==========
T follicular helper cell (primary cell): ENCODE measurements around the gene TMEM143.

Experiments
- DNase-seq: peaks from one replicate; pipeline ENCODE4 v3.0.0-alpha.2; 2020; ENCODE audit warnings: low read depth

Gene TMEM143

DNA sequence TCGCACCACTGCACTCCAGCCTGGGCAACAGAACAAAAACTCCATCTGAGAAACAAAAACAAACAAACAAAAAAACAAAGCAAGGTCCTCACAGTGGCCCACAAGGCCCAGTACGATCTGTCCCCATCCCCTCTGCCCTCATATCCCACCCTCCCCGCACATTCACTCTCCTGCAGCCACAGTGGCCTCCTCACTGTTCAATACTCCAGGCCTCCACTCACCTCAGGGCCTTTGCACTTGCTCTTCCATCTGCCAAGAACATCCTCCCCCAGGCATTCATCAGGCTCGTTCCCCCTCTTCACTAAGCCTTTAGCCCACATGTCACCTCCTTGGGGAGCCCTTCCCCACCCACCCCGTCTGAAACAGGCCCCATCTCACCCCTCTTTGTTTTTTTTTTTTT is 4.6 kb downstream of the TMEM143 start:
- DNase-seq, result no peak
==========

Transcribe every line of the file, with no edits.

T follicular helper cell (primary cell): ENCODE measurements around the gene TMEM143.

Experiments
- DNase-seq: peaks from one replicate; pipeline ENCODE4 v3.0.0-alpha.2; 2020; ENCODE audit warnings: low read depth

Gene TMEM143

DNA sequence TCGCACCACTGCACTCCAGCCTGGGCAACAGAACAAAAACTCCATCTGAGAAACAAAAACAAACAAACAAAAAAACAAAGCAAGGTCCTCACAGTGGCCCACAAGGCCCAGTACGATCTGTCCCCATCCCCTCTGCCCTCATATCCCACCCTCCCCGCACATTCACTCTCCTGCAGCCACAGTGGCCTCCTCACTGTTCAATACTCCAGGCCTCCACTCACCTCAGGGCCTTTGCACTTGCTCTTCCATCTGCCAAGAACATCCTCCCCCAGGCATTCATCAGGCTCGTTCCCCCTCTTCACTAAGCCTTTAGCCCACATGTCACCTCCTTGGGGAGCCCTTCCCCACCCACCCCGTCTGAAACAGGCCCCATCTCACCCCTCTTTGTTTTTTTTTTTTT is 4.6 kb downstream of the TMEM143 start:
- DNase-seq, result no peak